Training to improve responder attitudes and knowledge of opioid overdose
Matthew Thomas, Laura Brady, Monika Wozniak, Elizabeth Terranova, Cheryll Moore, Linda S Kahn
Monday, August 2, 2021
Opioid use is a major public health issue and opioid overdose requires rapid response with naloxone.
This study assesses the impact of a training session on the knowledge and attitudes of first responders and members of the community regarding opioid overdose recognition and naloxone use.
A training session was delivered to 2327 participants between July 2019 and March 2020. The study used a paired, pre-/post-analysis to quantify changes.
Nearly all (99.7%) participants completed a survey before and after training. Statistically significant improvements were observed in nearly all attitude and knowledge items.
An education session delivered to an educationally and professionally diverse group can improve trainees' knowledge and attitudes. There were some significant differences between sub-groups, particularly regarding their professional and educational background, and whether the location was urban or rural. Further study is needed to examine whether trainees would benefit from a course tailored toward their education and professional experience.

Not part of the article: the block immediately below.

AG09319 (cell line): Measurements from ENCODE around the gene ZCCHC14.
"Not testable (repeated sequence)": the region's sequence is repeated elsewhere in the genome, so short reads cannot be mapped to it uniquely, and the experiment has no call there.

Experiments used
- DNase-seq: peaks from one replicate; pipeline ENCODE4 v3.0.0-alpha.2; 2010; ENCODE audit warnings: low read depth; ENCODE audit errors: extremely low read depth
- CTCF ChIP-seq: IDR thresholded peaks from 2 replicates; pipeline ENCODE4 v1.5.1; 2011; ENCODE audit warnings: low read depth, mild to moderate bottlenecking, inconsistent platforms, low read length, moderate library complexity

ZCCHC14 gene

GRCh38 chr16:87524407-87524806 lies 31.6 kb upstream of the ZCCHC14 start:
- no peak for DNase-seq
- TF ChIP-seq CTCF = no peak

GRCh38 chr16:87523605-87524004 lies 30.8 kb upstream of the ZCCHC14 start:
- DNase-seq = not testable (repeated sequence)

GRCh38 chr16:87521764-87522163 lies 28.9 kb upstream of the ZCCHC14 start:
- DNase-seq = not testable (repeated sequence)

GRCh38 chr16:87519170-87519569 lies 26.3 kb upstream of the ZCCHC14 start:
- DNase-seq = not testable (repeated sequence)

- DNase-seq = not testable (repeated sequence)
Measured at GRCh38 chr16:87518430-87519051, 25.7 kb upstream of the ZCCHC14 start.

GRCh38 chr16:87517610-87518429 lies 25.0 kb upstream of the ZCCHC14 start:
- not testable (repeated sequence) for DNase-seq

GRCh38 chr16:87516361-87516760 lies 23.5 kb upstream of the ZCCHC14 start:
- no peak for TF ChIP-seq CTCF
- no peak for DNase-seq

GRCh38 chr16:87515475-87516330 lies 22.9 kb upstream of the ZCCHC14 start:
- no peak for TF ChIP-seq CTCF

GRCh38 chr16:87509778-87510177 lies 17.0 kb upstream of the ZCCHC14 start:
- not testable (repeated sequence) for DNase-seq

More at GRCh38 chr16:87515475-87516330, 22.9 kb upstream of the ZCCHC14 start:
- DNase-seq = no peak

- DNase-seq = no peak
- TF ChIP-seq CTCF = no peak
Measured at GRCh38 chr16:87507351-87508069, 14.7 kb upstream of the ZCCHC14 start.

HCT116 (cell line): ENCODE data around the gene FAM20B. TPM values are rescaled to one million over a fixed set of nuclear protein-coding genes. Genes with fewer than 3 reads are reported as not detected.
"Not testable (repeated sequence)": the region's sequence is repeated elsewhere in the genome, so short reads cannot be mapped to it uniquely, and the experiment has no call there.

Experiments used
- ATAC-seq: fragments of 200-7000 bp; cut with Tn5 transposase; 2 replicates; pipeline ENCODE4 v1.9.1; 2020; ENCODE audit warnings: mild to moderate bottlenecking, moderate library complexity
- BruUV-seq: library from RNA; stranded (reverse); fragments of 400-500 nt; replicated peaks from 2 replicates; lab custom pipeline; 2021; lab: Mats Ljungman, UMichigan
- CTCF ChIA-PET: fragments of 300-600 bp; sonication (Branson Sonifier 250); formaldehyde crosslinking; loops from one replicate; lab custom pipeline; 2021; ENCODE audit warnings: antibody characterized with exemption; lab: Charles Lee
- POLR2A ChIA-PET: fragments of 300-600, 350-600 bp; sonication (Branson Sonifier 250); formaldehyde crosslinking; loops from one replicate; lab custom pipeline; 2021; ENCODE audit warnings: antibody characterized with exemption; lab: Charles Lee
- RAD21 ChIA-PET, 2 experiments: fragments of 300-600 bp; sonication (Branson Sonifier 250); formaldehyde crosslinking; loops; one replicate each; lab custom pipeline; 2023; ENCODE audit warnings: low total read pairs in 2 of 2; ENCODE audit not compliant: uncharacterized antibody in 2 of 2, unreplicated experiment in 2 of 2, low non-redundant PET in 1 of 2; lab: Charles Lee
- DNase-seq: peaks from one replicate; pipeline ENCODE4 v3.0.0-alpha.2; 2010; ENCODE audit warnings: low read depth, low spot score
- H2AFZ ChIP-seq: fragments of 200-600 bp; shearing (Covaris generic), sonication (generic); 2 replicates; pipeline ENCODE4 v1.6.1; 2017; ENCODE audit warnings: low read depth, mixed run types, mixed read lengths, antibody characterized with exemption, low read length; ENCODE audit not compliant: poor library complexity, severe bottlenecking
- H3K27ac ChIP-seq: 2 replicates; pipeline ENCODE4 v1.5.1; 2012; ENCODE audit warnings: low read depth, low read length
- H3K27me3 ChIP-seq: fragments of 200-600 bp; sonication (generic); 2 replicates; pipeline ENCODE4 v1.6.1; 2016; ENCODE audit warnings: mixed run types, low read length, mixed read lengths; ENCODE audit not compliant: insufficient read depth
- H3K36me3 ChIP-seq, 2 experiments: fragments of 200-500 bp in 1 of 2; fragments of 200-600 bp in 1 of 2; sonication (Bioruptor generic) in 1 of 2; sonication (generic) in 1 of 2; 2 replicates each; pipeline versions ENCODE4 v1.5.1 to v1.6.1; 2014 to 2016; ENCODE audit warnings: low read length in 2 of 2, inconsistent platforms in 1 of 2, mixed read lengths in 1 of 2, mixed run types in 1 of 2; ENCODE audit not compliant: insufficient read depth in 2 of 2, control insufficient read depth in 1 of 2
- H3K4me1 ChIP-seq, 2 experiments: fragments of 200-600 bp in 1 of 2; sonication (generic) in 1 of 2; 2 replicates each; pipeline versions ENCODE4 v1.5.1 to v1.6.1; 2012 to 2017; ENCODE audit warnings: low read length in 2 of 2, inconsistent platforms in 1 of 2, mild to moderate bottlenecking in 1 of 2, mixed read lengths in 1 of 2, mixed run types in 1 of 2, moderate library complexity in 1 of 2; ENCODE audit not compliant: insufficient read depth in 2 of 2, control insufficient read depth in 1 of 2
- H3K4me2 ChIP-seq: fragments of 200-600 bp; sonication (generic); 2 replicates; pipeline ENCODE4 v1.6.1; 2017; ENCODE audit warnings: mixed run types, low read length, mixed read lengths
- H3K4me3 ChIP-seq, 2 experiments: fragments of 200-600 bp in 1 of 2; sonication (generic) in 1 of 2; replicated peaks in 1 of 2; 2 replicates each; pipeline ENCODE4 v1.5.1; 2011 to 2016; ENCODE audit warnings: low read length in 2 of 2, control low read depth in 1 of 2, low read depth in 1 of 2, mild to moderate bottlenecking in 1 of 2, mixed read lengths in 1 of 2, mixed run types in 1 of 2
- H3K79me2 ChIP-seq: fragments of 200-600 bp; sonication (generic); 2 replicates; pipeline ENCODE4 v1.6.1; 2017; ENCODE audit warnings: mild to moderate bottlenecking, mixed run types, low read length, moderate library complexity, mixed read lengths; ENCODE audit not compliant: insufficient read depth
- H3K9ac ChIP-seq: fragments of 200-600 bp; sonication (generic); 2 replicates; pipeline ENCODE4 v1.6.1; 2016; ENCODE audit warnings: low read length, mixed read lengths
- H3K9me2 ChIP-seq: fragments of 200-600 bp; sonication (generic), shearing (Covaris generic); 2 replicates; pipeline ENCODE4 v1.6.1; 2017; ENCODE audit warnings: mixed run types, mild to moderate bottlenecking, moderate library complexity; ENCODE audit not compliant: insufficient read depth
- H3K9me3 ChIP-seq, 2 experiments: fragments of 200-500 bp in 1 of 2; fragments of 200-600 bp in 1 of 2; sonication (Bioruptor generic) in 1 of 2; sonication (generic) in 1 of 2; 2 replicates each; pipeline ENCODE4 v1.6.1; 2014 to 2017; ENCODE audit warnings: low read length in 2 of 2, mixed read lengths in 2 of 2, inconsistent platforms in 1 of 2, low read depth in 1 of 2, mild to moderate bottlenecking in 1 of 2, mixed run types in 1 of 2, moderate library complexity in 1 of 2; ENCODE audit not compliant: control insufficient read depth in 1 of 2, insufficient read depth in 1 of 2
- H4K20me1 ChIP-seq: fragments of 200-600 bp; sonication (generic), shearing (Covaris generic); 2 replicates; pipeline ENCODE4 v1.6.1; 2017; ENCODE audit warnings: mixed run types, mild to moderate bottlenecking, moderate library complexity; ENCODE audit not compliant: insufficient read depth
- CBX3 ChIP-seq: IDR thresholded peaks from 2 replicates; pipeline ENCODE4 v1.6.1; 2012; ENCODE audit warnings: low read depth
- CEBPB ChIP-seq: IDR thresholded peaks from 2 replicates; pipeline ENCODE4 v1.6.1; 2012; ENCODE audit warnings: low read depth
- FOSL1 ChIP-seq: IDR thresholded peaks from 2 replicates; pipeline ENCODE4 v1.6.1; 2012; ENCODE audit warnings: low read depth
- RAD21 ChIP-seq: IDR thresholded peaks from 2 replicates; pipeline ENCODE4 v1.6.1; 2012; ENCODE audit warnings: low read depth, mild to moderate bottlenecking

Subscribe to get full access to the Journal of Paramedic Practice
Thank you for vising the Journal of Paramedic Practice and reading our archive of expert clinical content. If you would like to read more from the only journal dedicated to those working in emergency care, you can start your subscription today for just £48.
Reading the Journal of Paramedic Practice counts towards your professional development
Develop your career
We provide professional information dedicated to paramedics covering training, education and jobs
Get the latest clinical information to ensure you are aware of the latest think and best practice in paramedicne
Already registered? - Sign in here